I was making my way through the wasteland
The road into town passes through
I was changing the radio stations
With my mind on you
Oh your friends call you "Lily Paloma"
But that's not the way that you are
It's too much of a gentle misnomer
For a shooting star.
But you and me baby
I saw you there
Straight away I knew
There's really no hiding
I'll tell you right now
What we're gonna do
We'll go collecting the days
Putting the moments away
You're on my mind like a
Song on the radio.
Linking with yesterday’s radio theme, from Joni Mitchell, we turn to the classic folk-rock songwriter, who also uses the theme as a metaphor for a relationship. Stewart’s songs trip along with such ease, giving a sense of travel, physically and psychologically, capturing images, often mentioning historic figures, and using a broad brush over time. The simplicity of the music also allows lyrics to be heard clearly, and here he captures the scene of driving through the middle of nowhere, yet tuning in to the car radio brings him constantly back to thoughts of that elusive woman in his life and how he first met her in a bar. Somehow music works like this too, making us fall in love subconsciously, the song, or the person, constantly drifting into our mind. The saxophone here also echoes the main melody, recalling like a song and a memory.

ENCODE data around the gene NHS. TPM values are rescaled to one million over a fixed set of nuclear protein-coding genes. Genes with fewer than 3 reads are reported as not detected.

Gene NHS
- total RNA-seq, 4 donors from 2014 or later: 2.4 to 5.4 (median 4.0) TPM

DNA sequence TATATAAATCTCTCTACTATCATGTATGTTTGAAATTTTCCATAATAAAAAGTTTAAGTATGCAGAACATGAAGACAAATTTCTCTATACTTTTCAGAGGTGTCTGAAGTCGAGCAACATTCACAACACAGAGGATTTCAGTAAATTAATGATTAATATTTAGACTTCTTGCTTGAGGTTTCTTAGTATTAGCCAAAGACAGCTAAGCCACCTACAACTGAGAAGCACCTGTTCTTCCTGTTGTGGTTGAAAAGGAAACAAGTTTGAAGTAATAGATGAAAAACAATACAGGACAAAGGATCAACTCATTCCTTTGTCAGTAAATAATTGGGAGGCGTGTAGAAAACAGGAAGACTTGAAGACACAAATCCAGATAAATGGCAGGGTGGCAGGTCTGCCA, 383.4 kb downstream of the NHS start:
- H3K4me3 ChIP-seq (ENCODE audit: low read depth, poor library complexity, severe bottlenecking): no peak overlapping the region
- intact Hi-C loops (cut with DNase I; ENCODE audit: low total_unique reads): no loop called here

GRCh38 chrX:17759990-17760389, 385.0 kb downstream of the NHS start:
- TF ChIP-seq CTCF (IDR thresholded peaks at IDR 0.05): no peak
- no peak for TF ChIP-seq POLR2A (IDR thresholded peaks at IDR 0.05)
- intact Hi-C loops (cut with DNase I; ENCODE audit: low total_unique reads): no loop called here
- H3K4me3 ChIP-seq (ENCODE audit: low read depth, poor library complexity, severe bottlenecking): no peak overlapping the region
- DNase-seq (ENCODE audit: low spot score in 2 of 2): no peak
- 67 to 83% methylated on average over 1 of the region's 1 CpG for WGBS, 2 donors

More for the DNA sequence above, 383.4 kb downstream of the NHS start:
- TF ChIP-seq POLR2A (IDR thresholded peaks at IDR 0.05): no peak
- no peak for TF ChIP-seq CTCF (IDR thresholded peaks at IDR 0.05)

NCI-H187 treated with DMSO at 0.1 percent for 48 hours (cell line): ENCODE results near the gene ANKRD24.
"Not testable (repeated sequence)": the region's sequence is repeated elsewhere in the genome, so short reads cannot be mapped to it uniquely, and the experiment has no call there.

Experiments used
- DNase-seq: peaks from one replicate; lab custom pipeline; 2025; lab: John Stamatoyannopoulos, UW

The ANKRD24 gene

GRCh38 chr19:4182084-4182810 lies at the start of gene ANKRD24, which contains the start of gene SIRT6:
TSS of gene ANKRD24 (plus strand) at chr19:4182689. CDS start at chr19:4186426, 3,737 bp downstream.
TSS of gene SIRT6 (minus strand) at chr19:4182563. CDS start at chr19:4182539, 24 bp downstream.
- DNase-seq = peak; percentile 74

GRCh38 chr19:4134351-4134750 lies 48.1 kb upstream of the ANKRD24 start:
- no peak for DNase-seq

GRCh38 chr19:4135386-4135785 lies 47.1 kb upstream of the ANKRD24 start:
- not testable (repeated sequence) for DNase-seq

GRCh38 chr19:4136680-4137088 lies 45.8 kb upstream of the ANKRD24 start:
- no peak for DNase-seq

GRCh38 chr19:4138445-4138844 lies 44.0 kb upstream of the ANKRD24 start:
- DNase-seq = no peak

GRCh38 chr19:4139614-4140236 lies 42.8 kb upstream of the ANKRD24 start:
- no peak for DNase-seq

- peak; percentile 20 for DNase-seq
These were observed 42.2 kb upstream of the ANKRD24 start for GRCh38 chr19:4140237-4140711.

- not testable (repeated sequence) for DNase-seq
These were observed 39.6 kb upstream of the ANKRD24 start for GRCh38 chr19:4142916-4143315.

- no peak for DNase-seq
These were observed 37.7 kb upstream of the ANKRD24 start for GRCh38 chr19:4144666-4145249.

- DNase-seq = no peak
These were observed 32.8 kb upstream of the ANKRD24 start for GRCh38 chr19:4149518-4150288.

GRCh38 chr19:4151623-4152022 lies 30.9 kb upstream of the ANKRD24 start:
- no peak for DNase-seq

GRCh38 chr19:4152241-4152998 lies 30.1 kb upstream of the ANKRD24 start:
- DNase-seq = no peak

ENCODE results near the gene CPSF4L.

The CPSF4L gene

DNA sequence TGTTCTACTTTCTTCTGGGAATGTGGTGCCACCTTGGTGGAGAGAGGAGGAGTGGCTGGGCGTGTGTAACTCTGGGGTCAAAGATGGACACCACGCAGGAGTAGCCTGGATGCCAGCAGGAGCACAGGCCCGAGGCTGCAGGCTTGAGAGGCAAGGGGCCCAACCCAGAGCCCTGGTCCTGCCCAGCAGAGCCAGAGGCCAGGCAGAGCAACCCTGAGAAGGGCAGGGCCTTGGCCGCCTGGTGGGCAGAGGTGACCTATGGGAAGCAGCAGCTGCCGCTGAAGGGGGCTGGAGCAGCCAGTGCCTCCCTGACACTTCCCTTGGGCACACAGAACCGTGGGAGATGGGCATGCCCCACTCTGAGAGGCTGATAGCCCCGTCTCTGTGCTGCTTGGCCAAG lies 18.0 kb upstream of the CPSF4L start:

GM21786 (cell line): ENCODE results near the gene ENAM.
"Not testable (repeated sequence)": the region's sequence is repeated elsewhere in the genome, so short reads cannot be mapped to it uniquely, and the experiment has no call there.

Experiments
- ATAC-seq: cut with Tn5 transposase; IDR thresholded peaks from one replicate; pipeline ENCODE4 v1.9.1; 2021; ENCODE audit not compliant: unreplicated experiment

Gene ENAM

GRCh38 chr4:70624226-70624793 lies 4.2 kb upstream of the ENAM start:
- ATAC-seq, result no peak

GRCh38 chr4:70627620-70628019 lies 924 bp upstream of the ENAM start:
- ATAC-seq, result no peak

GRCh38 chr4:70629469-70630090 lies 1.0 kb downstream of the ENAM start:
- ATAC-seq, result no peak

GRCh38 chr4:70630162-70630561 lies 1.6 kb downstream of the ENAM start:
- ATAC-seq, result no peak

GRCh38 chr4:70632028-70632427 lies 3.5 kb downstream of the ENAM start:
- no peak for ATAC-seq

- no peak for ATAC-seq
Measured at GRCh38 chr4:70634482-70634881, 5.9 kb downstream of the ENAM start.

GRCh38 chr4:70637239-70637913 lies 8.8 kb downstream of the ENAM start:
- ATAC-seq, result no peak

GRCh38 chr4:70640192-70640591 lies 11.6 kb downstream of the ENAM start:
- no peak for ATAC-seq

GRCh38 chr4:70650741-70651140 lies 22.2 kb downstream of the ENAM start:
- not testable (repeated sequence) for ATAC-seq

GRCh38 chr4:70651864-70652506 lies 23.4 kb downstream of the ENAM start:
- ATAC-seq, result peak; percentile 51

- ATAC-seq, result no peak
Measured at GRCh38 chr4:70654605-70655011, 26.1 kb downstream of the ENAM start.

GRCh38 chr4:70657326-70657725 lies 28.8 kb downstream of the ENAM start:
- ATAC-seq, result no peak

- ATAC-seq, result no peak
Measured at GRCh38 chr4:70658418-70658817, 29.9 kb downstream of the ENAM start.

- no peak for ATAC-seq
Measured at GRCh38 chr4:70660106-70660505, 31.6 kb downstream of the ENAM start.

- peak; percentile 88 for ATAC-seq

Born in Glasgow in 1945, but raised in Wimborne, Dorset, Stewart lost his father, who was in the RAF reserve in and died in military exercise aircrash, before he was born. He released his first album, Bedsitter Images, in 1967, and was a performer at the first Glastonbury festival in 1970 to an audience of 1,000 where the ticket price was £1. He quickly wrote a solid string of thoughtful, timeless songs, transcending genres and trends, and his big breakthrough was Year of the Cat in 1976. Song on the Radio is from his sixth album, Time Passages, produced by Alan Parsons, and Stewart continues to tour having created 16 studio and three live albums.
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